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Members include Ken Bethea, lead guitar; Murry Hammond, bass, vocals; Rhett Miller, rhythm guitar, vocals; Philip Peeples, drums. Addresses: Record company--Bloodshot Records, 3039 W. Irving Park Rd., Chicago, IL 60618, phone: (773) 604-5300, website: http://www.bloodshotrecords.com; Elektra Records, 75 Rockefeller Plaza, New York, NY 10019, phone: (212) 275-4000. Website--Old 97's Official Website: http://www.old97s.com.
The Old 97's began their musical career as the darlings of the early alternative-country scene. The band's lineup--guitarist/singer Rhett Miller, bassist/singer Murry Hammond, lead guitarist Ken Bethea, and drummer Philip Peeples--has remained constant since its founding. Like many other alternative country bands, the Old 97's did not want critics and fans to box them into one musical style. Their participation in the 1997 Lollapalooza Tour proved that as they jammed with some of the best groups on the alternative rock scene. The Old 97's included a number of pop songs on 1999's Fight Songsas well. From their beginning, the Old 97's have followed their muse regardless of the consequences.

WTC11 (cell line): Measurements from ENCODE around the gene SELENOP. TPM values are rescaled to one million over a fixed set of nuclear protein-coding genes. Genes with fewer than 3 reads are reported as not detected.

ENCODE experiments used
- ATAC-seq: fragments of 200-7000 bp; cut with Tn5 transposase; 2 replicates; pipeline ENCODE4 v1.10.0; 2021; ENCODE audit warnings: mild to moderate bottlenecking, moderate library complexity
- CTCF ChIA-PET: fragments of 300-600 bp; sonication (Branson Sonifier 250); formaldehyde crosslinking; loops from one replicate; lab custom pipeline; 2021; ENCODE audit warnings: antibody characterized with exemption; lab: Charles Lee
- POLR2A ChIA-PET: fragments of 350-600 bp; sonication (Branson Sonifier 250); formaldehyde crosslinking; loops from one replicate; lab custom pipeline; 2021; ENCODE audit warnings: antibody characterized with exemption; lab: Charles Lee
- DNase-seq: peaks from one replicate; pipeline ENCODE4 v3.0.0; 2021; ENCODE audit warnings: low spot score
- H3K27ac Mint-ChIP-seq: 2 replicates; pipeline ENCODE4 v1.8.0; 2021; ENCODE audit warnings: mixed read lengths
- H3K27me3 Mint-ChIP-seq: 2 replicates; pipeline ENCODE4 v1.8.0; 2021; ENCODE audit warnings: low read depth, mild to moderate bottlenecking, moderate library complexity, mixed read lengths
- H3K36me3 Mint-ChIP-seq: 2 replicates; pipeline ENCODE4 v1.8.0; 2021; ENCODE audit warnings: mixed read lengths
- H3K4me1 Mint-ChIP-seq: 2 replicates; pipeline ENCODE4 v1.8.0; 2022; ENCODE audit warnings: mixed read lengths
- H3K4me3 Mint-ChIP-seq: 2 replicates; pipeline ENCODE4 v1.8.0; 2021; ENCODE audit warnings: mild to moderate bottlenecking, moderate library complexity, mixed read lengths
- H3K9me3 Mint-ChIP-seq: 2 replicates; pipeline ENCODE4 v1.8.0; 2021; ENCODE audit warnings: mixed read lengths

The Old 97's formed in Dallas, Texas, in 1993. Miller and Hammond had met in the mid 1980s and played together in several bands. The duo later left Texas to work on other projects. Hammond eventually persuaded Miller to move back to Texas to form Sleepy Heroes, a band that covered 1960s British rock. The band stayed together long enough to release one album. Hammond left Texas again, this time opening himself up to music that would have a profound effect on the Old 97's' sound. "It was probably really on that trip more than anything else that I rediscovered roots music--rediscovered the country background, rediscovered bluegrass," Hammond told Peter Blackstock of No Depression. He eventually returned and reunited with Miller. In early 1993, Bethea entered the scene, and it was his lead guitar work that gave the fledgling band the country twang it needed. They played for a short time as an acoustic trio but filled out their sound and went electric in late 1993 with the addition of drummer Peeples. Hammond, a train buff, suggested the name Old 97's, which was drawn from Henry Whitter's 1923 ballad about the 1903 Virginia railroad disaster: "The Wreck of the Old 97."